How To Make the Best, Easiest Slow Cooker Corned Beef and Cabbage

I don’t cook corned beef often (maybe once or twice a year), so because it feels new every time, I always end up stressing. But this year, I discovered the smarter, easier route to perfect corned beef and cabbage: my slow cooker.

This slow cooker corned beef and cabbage is cooked in a happy brine of pickling spices, beer, and a little salt and sugar, making it the best (and easiest!) corned beef and cabbage you can make.

Why Make This Corned Beef and Cabbage?

  • It’s almost entirely hands-off. There are a lot of ways to cook corned beef (in a Dutch oven, the pressure cooker, etc.), but the slow cooker reigns supreme. You get to set it and forget it, and it cooks the meat low and slow without scorching the cooking liquid.
  • It’s packed with flavor. Recipes that claim you can simply simmer your corned beef in water will leave you with flavorless beef and vegetables. Instead, toss the brine packet that comes with the beef and use your own pickling spices (you can make your own or buy fresher store-bought spices), sugar, and a little salt to make a flavorful brine. A lager adds even more depth, but you can use beef broth if you want to skip the alcohol.

What’s the Best Cut of Beef for Corned Beef and Cabbage?

Corned beef is made from brisket, and is sold in flats, points, or whole briskets. While there is some debate about whether flat or point is better for corned beef, I prefer a point cut, which has more marbling and fat. You can always trim the fat after cooking.

Look for a three-pound cut with a nice fat cap. You’ll want to buy your beef already corned — corning is a pickling process that takes special salt and several days (up to a full week), so let your butcher do it for you.

How Do I Cook Corned Beef and Cabbage in the Slow Cooker?

Read more: A Beginner’s Guide to Corned Beef and Cabbage

How Do I Serve Corned Beef and Cabbage?

To be perfectly frank, my favorite part of cooking corned beef is turning the leftovers into hash. But for a traditional presentation, slice the tender beef thinly — cut across the grain of the beef, like you would a steak — and serve it with the vegetables and grainy mustard.

Our favorite use for leftover corned beef: Classic Corned Beef Hash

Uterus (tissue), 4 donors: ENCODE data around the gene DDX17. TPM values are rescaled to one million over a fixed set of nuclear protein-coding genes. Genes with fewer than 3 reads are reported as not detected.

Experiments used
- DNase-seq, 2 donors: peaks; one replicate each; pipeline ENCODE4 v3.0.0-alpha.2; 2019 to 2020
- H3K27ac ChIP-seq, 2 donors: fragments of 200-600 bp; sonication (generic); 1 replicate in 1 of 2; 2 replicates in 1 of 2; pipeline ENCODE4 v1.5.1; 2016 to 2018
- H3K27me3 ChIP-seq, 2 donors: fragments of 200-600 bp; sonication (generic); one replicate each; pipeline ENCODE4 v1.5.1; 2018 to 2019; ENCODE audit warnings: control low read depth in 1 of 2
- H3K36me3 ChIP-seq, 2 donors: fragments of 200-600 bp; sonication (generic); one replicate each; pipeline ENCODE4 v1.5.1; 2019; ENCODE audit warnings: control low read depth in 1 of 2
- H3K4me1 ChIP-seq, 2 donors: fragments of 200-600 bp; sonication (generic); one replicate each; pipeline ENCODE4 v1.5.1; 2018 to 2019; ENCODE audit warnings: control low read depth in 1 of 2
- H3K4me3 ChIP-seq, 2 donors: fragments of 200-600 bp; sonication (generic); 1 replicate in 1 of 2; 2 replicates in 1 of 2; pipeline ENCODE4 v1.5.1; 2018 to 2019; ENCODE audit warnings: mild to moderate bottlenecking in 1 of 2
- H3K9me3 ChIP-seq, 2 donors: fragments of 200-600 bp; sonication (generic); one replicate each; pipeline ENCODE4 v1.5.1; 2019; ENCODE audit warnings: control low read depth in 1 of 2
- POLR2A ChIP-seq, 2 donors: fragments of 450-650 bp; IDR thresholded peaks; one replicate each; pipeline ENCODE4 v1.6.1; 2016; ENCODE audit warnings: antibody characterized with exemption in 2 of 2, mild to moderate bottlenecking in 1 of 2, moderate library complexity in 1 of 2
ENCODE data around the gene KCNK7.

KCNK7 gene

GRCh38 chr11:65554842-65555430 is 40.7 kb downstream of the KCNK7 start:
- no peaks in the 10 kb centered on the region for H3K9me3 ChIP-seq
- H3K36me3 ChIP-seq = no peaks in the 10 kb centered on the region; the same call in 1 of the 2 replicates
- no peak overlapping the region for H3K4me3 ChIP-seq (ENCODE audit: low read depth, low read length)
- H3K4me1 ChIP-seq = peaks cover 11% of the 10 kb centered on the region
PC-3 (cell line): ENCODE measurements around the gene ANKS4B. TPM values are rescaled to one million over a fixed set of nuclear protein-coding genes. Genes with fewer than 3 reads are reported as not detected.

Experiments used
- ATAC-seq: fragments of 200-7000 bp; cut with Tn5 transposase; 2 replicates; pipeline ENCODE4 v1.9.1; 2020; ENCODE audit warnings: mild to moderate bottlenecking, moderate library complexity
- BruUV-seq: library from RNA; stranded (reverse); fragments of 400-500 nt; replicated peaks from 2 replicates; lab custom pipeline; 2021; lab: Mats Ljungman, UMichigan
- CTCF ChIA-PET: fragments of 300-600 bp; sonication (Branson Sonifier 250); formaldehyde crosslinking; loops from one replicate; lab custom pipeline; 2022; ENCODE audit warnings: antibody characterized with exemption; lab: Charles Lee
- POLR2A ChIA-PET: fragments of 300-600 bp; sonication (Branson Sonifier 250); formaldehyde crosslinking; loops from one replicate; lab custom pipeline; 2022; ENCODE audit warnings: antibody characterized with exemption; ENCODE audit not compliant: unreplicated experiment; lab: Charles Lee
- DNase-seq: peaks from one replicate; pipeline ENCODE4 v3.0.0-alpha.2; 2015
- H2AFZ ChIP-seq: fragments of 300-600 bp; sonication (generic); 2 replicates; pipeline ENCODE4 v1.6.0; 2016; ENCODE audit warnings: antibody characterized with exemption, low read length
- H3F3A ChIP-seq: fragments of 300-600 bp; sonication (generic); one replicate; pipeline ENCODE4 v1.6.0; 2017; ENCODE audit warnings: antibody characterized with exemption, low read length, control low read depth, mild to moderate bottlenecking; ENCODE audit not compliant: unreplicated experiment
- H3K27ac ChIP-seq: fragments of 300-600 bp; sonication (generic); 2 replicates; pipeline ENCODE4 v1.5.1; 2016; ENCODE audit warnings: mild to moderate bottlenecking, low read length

Slow Cooker Corned Beef and Cabbage


  • 1

    (3-pound) corned beef brisket

  • 1 tablespoon

    pickling spices

  • 2 teaspoons

    granulated sugar

  • 1/2 teaspoon

    kosher salt

  • 1 (8-ounce) bottle

    lager or brown ale

  • 6 to 8 cups


  • 1 tablespoon

    apple cider vinegar

  • 4

    large carrots, peeled and cut into 2-inch pieces

  • 1 pound

    small waxy potatoes, such as Yukon golds, halved if larger than 1-inch

  • 1

    small yellow onion, cut into 1-inch thick wedges

  • 3 sprigs

    fresh thyme

  • 1 pound

    savoy cabbage (about 1/2 small head), cut into 1-inch wedges


6-quart or larger slow cooker

Measuring cups and spoons

Chef’s knife and cutting board

Vegetable peeler

Slotted spoon


  1. Preheat the slow cooker. Set your slow cooker to the LOW setting to preheat while you prepare the vegetables.

  2. Cover the brisket with the seasoning and cooking liquid. Place the brisket fat-side up in the slow cooker. Sprinkle the pickling spices, sugar, and salt over the brisket. Pour in the beer, followed by enough water just to cover the brisket. Add the vinegar and stir gently to combine.

  3. Layer the vegetables over the brisket. Scatter the carrots, potatoes, onions, and thyme over the brisket.

  4. Cover and cook for 8 to 10 hours on LOW or 4 to 5 hours on HIGH. Cover the slow cooker and cook until the brisket and vegetables are just tender, 8 to 10 hours on the LOW setting or 4 to 5 hours on the HIGH setting.

  5. Add the cabbage and cook for 45 minutes longer. Place the cabbage on top of the brisket and cooking liquid and continue cooking until tender, about 45 minutes more.

  6. Slice the corned beef and serve. Use tongs to remove the brisket from the cooking liquid to a clean cutting board. Slice thinly across the grain. Use a slotted spoon to scoop up the vegetables and serve with the brisket.

Recipe Notes

Storage: Leftovers can be refrigerated in an airtight container for up to 5 days.

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